A recent study conducted by RILA and Aberdeen Group reveals that an astounding 70 percent of retailers rate themselves “average” or “below average” on their inventory management processes. Moreover, only a third of retailers are using traceability tools for inventory tracking. Visibility into product movement (on-hand and in-transit active, in-active, discount, clearance, and discontinued merchandise) is imperative for creating cohesive replenishment, merchandising, and sales forecast plans and overall execution of sales and operations plans (S&OP).
The lack of inventory accuracy, visibility, and tracking capabilities is one of the main causes for under-performance within inventory operations. Some of the inventory-related business and IT complexities that retailers are currently facing include:
Between May and June 2010, Aberdeen and RILA surveyed 100 retail enterprises to determine the current state of inventory operations. Our data indicates that the foremost inventory-related pressure (selected by 41 percent of responding retailers as their top pressure) is "lost sales opportunities emanating from out-of-stock inventory” in stores and channels (Figure 1). During a revival phase in the retail industry, the out-of-stock pressure is a deeply troubling sign when one considers that the next two pressures are related to "high inventory holding costs" and "excessive inventory in channels and warehouses."
The contradiction related to out-of-stock and excessive inventory pressures indicate that retailers are not managing automated replenishment, cycle counts, and inventory accuracy requirements effectively. They also lack adequate visibility toward the flow of high-turn merchandise, which has lead to higher than normal out-of-stock and low service levels on high-turn merchandise. Moreover, higher than normal inventory levels and inventory carrying costs is reflective of too much buffer or safety stock in slow-moving product categories. Last within the top five pressures is demand volatility and inability to track on-hand and in-transit inventory. These pressures further complicate an already delicate inventory and working capital situation for retailers leading to a lower propensity to sell merchandise at the right place and right time, and lower customer satisfaction due to out-of-stocks.
Best-in-Class Strategies: Consumer-Driven Industry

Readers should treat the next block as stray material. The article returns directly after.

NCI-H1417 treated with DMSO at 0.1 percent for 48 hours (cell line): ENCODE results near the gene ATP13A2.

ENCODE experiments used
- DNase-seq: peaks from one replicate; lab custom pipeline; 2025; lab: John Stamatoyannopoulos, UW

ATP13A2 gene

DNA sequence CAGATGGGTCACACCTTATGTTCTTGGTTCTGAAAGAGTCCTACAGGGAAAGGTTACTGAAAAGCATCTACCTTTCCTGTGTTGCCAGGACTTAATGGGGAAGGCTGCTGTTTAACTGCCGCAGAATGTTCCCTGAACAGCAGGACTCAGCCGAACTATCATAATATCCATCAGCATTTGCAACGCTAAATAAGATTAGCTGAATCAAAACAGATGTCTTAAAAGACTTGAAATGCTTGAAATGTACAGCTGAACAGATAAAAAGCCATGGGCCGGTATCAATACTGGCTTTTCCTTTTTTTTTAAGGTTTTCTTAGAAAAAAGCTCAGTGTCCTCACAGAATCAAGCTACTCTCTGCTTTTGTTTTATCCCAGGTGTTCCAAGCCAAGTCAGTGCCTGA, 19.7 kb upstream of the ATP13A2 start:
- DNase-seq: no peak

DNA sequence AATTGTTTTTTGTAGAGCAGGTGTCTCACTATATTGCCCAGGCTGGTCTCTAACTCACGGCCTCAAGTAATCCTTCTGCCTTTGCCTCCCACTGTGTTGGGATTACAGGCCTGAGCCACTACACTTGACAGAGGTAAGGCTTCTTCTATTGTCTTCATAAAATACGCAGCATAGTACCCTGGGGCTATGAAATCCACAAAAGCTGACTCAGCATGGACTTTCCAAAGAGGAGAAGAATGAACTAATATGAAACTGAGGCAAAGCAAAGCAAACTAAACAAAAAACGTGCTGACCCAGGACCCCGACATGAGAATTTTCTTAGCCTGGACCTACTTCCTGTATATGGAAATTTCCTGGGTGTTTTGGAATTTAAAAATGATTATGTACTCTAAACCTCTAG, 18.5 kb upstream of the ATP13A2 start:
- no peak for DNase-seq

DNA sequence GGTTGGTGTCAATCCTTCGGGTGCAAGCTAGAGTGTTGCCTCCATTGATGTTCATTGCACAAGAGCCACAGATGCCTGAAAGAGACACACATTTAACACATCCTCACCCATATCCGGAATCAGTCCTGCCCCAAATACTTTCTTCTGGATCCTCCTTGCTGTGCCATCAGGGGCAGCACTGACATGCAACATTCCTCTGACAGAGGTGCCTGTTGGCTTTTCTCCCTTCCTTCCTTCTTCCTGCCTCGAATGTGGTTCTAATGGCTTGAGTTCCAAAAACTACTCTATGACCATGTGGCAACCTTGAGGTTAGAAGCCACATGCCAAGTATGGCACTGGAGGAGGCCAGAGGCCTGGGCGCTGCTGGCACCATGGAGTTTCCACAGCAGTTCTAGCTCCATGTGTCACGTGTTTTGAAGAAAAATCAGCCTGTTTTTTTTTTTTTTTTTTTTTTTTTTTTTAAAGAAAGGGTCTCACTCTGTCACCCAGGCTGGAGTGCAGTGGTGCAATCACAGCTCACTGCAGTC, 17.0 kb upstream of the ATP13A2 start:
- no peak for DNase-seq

According to the data, as a response to the business pressures related to topline sales and customer satisfaction losses associated with out-of-stocks, Best-in-Class retailers are focusing on raising the bar in three strategic areas. Firstly, 40% Best-in-Class are implementing a comprehensive inventory optimization strategy that takes into account shelf or item-level inventory flow that is related to customer purchase behavior. Retailers such as Macy's, Lowe's, and Family Dollar are applying more localized and customer-driven inventory models that strive towards inventory accuracy and visibility down to the store shelf-level.
For retailers, this is a departure from the traditional retail inventory planning that involved high-level category forecasts based on historical sales. The shelf-level focus is a precision-based localized inventory strategy that is more customer demand analytics-driven compared to previous models that relied on sales data. This strategy enables inventory demand and supply alignment. According to our analysis, retailers are taking more of an integrated view of shelf-level product movement in stores that is created by combining analytics related to unit and department-level point-of-sale (POS) sales data of individual stores or narrow store clusters, insights from category-level secondary data, and shipment data that relates with individual SKUs.
The make-up of inventory solutions in retail needs to be looked at from two lenses. First, there are systems that are primary to shelf-level inventory planning and execution. Inventory forecasting, order management systems, consumer-driven replenishment, and reporting tools are the primary systems/tools that are directly related to the core inventory functions such as forecasting, planning, demand-driven replenishment, inventory data analysis and reporting.
Second, associated collaborative approaches for shelf-level inventory optimization include vendor managed inventory (VMI) and collaborative planning forecasting replenishment system (CPFR), and closed-loop radio-frequency identification (RFID)-based approaches. All these approaches are focused on inventory accuracy, visibility, and better supply chain integration. CPFR and VMI have been adopted in the last decade or so by a third of retailers and continue to see increased adoption amongst retailers since perpetual inventory costs had to be distributed and curtailed within a multi-tier and multi-location retail supply chain environment. RFID has started to gain traction in spurts amongst apparel and other retail segments primarily due to the recent ROI success of several top tier retail brands.